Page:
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ManchesterThis lesson describes the Industrial Revolution in New Hampshire and its impact on one specific area, Manchester.

The mills of Manchester's Amoskeag Manufacturing Company, once one of the largest textile factories in the world, served as a model of planning and progress to the industrialized world. The Amoskeag Factories got their name from the Amoskeag Falls. Amoskeag, in the language of the Penacook Indians, meant "to take small fish." This is what the Indians did when they lived along the banks of this river near the falls. They named the river Merrimack, which means "place of strong current."

Shortly after the American Revolution, another revolution swept through England, then Europe and the United States. In this revolution, the weapons were not guns, but machines. The invention of carding and spinning machines brought about the industrial revolution in the English textile industry. The first large-scale textile factories were built during the late 1700s in Manchester, England. Machines did the work once done by human hands. Greater volume of goods could be manufactured. A product was made in one place, the factory. Each factory worker did one task in the process.

The most dramatic example of the Industrial Revolution in New Hampshire occurred in Manchester, with the development of Amoskeag Mills. In 1809, the Amoskeag Cotton & Wool Manufacturing Company was formed. At first, there were no looms and cotton and wool were woven in local homes. Weavers earned 30¢ per day. In 1839, the Amoskeag Manufacturing Company was formed by six men. The New Hampshire legislature appropriated $1 million to further develop this company. Mills were built and machines were installed.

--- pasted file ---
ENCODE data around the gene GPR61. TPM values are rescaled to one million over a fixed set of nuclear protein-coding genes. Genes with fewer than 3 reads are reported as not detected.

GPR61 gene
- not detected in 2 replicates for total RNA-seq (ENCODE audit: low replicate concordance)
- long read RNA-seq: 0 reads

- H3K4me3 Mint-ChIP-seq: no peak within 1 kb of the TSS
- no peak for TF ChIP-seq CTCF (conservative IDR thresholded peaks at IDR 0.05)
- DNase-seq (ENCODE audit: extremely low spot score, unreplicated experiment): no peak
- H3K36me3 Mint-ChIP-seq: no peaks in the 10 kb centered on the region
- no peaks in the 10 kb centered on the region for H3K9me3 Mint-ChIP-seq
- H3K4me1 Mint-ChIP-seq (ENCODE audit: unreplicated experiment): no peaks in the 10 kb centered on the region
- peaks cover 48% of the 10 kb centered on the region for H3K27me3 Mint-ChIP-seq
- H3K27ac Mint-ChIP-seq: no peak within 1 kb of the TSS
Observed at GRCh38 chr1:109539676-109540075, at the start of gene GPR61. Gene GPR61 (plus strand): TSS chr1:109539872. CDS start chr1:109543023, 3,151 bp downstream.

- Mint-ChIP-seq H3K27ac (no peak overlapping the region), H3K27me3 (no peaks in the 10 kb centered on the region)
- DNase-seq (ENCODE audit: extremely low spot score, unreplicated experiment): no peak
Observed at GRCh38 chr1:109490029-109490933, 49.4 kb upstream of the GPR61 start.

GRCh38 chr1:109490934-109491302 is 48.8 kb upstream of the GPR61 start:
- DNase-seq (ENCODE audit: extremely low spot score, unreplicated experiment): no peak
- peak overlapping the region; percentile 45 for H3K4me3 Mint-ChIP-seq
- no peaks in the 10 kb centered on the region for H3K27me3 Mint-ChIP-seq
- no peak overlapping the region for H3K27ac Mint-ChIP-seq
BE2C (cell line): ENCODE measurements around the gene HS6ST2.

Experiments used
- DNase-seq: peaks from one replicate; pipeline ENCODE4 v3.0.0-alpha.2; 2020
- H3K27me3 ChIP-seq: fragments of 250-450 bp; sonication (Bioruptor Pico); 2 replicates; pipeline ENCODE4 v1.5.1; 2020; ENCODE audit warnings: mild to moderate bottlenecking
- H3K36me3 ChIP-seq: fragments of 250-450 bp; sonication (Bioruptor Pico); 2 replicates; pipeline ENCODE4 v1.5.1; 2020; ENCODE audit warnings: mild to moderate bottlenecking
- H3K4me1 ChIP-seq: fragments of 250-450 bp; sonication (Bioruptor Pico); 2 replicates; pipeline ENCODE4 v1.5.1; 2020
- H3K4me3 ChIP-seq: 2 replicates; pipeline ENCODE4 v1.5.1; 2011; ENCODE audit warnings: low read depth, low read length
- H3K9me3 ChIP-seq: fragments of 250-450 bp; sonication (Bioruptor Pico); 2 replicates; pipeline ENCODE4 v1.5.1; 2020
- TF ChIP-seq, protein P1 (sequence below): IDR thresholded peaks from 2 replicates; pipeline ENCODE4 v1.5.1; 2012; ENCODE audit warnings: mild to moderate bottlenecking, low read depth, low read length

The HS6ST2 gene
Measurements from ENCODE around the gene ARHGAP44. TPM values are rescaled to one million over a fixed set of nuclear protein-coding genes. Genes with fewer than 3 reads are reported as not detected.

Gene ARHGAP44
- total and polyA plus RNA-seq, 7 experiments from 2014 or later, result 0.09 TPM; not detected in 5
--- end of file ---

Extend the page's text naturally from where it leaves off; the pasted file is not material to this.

Manchester was designed and built by the company's owners. Aspects of their community plan were: (1) all machines and tools needed were made at the site in a foundry and machine shop built by the company; (2) bricks used to build the mills came from the company brickyard; (3) a city was planned parallel and perpendicular to the river; and (4) special provisions were made for employees.

The fact that there were frequent injuries and deaths in the mills points out the cruel realities of the Industrial Revolution. There were long hours, and child labor was common.

During the Civil War, there was a scarcity of Southern-grown cotton, so Amoskeag turned its production to making 25,000 muskets for the war. After the war, Amoskeag prospered. By 1912, the mills produced 50 miles of woven cloth per hour. Various people worked in the mills. The first workers came from farms in New Hampshire. As the need for labor increased, the company lured French Canadians, then Greek, German, Swedish and Polish immigrants in the early l900s. Women comprised half of the work force.